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Titel
Contour-Guided Gaze Gestures: Eye-based Interaction with Everyday Objects / submitted by Florian Jungwirth, BSc
AutorInnenJungwirth, Florian
Beurteiler / BeurteilerinFerscha, Alois
ErschienenLinz, 2017
Umfang77 Seiten : Illustrationen
HochschulschriftUniversität Linz, Masterarbeit, 2017
SpracheEnglisch
DokumenttypMasterarbeit
Schlagwörter (EN)eye-tracking / pervasive computing / human-computer interaction / gaze-based interaction
Schlagwörter (GND)Elektrookulographie / Ubiquitous Computing / Mensch-Maschine-Kommunikation / Blickbewegung
URNurn:nbn:at:at-ubl:1-19239 Persistent Identifier (URN)
Zugriffsbeschränkung
 Das Werk ist gemäß den "Hinweisen für BenützerInnen" verfügbar
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Contour-Guided Gaze Gestures: Eye-based Interaction with Everyday Objects [14.86 mb]
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Zusammenfassung (Englisch)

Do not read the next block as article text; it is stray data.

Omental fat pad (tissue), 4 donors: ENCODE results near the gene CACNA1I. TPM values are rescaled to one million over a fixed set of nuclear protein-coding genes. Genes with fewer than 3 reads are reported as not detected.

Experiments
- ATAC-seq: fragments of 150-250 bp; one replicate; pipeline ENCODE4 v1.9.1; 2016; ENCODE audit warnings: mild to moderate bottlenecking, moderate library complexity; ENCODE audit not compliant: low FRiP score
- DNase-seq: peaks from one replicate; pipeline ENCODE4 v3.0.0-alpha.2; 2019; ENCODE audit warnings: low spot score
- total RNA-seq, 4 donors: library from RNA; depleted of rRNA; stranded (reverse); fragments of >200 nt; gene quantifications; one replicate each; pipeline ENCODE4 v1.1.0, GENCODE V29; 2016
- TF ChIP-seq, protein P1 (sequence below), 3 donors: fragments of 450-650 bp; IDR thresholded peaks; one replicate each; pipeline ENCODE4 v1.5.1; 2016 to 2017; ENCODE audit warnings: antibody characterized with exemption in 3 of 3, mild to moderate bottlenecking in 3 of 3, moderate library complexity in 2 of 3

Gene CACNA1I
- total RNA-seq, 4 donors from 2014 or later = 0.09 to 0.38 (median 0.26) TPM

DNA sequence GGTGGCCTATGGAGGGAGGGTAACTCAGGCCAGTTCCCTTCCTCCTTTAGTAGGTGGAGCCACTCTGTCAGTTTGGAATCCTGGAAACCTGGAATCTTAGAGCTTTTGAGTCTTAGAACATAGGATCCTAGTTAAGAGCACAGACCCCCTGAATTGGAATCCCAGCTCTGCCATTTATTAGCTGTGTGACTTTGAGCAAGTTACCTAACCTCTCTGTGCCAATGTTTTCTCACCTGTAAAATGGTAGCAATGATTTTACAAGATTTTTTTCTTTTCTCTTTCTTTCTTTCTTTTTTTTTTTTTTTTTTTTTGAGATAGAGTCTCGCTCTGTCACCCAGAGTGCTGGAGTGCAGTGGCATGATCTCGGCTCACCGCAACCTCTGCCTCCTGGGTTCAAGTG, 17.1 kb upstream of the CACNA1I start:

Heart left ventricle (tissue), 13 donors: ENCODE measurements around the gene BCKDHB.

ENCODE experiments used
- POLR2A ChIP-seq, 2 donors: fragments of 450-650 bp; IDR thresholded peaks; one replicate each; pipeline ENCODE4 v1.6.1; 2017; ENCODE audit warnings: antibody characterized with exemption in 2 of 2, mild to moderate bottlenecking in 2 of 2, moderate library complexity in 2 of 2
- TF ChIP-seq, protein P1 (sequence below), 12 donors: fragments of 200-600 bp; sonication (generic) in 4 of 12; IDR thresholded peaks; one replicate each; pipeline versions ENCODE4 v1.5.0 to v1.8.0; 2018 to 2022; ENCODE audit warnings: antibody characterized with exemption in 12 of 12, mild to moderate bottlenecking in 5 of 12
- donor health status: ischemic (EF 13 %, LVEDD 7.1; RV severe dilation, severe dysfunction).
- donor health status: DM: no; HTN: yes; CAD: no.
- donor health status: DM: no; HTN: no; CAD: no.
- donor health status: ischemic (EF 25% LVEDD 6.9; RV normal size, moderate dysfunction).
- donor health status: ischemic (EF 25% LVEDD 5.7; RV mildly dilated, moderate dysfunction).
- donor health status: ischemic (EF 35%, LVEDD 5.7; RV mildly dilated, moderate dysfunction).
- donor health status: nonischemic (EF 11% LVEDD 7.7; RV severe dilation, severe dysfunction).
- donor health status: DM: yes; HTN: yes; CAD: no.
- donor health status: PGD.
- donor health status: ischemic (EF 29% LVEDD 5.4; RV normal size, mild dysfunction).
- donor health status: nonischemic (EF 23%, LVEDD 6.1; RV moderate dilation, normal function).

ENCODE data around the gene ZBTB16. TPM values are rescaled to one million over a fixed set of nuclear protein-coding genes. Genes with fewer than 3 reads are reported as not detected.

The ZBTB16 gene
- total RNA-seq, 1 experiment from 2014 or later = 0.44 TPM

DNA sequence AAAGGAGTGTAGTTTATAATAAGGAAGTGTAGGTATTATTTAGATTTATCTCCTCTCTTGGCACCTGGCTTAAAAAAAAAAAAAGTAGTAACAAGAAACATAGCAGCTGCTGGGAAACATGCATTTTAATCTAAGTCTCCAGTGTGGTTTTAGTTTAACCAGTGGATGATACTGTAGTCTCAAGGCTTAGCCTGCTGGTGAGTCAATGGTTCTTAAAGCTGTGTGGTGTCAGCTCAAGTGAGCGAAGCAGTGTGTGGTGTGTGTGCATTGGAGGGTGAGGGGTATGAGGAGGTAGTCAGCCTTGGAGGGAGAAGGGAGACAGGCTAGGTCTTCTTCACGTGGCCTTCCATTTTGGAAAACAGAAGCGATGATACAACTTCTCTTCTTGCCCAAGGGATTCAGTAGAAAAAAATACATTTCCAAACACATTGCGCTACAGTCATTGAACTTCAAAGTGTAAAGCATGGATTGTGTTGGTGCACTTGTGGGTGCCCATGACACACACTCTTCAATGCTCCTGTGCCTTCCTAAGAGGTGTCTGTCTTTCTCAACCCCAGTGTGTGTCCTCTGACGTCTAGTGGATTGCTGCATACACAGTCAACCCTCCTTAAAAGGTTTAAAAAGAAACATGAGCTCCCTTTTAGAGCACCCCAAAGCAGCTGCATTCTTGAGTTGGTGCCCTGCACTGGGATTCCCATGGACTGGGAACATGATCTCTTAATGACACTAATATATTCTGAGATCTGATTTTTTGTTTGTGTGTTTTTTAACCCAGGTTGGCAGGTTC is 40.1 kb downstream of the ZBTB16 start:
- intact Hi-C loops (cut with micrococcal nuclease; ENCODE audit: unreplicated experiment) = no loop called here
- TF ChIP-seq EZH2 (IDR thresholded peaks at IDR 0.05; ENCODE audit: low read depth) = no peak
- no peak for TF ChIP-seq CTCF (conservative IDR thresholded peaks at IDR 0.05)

The eyes are gaining increasing interest within the HCI (human-computer interaction) community, as they are a fast and accurate input modality for interactive systems. However, the applicability of mobile eye-based HCI so far is restricted by several issues, such as calibration or the Midas Touch Problem [Jac91]. In this thesis, I propose the idea of contour-guided gaze gestures, which overcome these problems by relying on relative eye movements, as users trace the contours of (interactive) objects within a smart environment. Matching the trajectory of the eye movements and the contour shapes allows to estimate which object was interacted with and to trigger the corresponding actions. The interaction concept and the design of the system are described, along with the influence of several parameters on the gesture detection performance, that was evaluated in a first user study. Using these findings, a second study with three application scenarios was executed and demonstrated, that users were able to trace object contours to trigger actions from various positions on multiple different objects. It was further determined, that the proposed method is an easy to learn, hands-free interaction technique, that is robust against false positive activations. User study results highlight low demand values and show that the method holds potential for further exploration, but also reveal areas for refinement.

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